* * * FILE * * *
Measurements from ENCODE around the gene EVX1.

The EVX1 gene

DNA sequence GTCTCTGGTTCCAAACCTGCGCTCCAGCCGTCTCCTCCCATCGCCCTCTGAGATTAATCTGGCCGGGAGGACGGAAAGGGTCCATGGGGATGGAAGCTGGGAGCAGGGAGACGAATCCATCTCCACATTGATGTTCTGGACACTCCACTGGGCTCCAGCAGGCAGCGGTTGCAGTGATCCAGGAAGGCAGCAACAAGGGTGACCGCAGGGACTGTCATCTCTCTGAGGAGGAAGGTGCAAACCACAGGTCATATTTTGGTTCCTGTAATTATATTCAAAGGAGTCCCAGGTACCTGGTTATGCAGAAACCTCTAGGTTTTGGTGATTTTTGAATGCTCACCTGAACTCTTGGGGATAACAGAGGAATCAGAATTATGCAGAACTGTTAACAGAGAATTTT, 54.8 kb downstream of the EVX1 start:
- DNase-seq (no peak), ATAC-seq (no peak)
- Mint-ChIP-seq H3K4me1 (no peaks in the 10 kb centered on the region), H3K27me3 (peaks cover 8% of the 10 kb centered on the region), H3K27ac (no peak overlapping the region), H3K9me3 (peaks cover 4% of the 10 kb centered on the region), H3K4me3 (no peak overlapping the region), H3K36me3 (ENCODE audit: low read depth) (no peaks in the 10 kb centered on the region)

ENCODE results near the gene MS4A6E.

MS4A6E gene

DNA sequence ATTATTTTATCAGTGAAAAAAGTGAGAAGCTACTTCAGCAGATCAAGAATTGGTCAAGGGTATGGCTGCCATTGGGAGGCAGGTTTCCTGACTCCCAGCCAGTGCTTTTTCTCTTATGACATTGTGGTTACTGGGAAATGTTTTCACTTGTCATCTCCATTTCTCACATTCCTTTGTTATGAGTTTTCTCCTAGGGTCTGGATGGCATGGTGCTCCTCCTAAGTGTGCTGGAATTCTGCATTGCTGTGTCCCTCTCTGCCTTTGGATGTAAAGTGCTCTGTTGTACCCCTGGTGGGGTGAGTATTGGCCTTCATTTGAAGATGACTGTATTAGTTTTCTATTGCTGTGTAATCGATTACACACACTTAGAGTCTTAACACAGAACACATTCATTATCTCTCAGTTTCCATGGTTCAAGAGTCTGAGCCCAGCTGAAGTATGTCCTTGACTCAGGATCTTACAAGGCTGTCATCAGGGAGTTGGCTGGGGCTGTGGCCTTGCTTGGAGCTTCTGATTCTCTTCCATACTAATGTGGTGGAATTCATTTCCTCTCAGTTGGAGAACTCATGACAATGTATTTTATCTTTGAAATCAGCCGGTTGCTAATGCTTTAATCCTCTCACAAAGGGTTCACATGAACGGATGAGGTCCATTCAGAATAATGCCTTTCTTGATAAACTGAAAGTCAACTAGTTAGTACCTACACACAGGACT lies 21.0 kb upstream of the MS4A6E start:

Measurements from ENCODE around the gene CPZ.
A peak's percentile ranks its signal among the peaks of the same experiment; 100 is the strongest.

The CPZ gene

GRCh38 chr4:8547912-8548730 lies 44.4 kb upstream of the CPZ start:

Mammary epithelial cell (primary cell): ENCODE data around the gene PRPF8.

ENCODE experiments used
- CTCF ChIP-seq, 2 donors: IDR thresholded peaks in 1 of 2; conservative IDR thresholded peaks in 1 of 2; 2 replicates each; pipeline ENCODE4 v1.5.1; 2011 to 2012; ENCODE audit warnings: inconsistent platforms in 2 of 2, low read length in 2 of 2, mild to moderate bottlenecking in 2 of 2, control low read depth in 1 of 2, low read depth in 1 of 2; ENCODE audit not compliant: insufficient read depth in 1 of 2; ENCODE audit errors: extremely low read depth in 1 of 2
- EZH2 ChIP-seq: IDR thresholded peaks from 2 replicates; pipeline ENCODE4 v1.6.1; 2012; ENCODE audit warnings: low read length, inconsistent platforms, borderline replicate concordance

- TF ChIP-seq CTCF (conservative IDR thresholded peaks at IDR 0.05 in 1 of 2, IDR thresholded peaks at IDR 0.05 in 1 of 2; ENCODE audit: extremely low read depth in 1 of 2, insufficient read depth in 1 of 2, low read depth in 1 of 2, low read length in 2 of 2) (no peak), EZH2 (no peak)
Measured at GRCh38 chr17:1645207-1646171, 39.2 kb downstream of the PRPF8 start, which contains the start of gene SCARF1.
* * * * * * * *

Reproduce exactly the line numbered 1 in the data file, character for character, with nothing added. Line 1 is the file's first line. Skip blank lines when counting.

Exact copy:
Measurements from ENCODE around the gene EVX1.